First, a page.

A new model developed by Caltech and JPL researchers suggests that Antarctica's ice shelves may be melting at an accelerated rate, which could eventually contribute to more rapid sea level rise.
A new model developed by Caltech and JPL researchers suggests that Antarctica's ice shelves may be melting at an accelerated rate, which could eventually contribute to more rapid sea level rise. The model accounts for an often-overlooked narrow ocean current along the Antarctic coast and simulates how rapidly flowing freshwater, melted from the ice shelves, can trap dense warm ocean water at the base of the ice, causing it to warm and melt even more.
The study was conducted in the laboratory of Andy Thompson, professor of environmental science and engineering, and appears in the journal Science Advances on August 12.
Ice shelves are outcroppings of the Antarctic ice sheet, found where the ice juts out from land and floats on top of the ocean. The shelves, which are each several hundred meters thick, act as a protective buffer for the mainland ice, keeping the whole ice sheet from flowing into the ocean (which would dramatically raise global sea levels). However, a warming atmosphere and warming oceans caused by climate change are increasing the speed at which these ice shelves are melting, threatening their ability to hold back the flow of the ice sheet into the ocean.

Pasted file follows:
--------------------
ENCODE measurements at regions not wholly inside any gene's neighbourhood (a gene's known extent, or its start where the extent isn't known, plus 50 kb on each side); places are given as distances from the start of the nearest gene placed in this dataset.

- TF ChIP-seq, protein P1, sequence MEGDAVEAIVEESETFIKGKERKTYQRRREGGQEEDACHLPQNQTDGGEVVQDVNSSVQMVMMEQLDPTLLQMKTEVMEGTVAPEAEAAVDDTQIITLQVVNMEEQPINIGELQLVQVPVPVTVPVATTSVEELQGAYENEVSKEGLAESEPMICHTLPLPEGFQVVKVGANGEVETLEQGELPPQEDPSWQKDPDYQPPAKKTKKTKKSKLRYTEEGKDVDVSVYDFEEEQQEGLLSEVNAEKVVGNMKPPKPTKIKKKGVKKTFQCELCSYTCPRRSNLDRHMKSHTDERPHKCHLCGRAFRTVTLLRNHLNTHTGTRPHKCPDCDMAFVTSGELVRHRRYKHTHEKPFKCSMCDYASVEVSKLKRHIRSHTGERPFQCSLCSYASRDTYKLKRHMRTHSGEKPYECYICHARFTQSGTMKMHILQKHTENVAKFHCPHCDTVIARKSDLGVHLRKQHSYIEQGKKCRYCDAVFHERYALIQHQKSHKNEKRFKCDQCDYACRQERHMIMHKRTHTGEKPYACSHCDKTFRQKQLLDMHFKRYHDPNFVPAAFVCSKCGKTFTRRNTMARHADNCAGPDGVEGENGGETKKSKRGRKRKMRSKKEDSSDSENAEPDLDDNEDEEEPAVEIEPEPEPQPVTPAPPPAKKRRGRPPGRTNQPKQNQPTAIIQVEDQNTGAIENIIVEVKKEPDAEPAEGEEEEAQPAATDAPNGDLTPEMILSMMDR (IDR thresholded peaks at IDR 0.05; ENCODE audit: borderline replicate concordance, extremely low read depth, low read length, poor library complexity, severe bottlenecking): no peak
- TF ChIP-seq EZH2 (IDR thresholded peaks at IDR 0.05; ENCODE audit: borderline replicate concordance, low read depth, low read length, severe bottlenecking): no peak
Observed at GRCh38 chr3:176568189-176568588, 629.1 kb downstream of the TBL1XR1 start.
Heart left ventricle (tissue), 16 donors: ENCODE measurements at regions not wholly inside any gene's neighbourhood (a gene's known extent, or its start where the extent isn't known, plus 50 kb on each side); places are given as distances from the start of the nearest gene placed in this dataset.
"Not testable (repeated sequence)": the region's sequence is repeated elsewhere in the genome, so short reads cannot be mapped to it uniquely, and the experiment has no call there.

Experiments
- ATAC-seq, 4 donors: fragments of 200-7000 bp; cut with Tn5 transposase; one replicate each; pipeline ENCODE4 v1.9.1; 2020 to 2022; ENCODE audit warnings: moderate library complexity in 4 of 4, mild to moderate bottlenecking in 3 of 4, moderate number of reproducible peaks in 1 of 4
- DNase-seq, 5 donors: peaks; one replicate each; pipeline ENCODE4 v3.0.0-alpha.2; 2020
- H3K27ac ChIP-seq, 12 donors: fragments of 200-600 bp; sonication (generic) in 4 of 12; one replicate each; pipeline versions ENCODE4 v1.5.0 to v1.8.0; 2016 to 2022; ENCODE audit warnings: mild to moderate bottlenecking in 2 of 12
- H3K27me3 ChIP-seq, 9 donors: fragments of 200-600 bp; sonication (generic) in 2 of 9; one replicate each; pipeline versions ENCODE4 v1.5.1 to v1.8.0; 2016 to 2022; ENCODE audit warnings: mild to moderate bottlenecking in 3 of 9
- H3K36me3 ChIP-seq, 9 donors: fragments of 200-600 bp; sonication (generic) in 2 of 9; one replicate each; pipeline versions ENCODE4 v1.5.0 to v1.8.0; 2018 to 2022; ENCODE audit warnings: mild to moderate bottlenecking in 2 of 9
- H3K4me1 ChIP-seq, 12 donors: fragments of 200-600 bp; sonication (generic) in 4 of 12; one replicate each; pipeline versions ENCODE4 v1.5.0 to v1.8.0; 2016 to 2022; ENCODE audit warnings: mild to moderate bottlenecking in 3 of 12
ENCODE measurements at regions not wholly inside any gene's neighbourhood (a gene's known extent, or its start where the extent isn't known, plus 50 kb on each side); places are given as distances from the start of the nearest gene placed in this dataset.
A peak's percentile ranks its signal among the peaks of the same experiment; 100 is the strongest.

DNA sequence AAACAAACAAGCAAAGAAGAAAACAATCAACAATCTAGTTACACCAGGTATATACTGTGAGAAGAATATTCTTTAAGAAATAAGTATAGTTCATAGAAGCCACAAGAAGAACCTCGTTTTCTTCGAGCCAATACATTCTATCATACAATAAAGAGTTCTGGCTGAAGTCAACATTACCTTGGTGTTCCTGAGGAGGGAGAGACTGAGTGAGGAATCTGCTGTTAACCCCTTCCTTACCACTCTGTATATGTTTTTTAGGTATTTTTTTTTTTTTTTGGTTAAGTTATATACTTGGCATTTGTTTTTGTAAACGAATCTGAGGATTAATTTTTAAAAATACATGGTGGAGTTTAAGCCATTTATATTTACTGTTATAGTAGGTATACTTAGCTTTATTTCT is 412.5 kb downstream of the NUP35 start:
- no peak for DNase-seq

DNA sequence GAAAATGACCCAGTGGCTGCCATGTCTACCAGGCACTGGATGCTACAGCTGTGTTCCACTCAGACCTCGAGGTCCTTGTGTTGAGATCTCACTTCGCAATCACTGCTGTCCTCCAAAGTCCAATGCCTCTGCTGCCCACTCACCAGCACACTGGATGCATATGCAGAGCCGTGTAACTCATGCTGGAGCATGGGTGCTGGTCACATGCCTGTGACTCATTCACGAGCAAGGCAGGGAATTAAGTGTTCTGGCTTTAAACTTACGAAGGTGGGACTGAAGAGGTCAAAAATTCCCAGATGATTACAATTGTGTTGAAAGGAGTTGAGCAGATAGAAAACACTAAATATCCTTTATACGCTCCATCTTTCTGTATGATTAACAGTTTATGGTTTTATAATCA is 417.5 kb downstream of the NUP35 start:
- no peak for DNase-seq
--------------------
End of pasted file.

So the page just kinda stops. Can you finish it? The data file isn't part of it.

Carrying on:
"If this mechanism that we've been studying is active in the real world, it may mean that ice shelf melt rates are 20 to 40 percent higher than the predictions in global climate models, which typically cannot simulate these strong currents near the Antarctic coast," Thompson says.
Read more at California Institute of Technology
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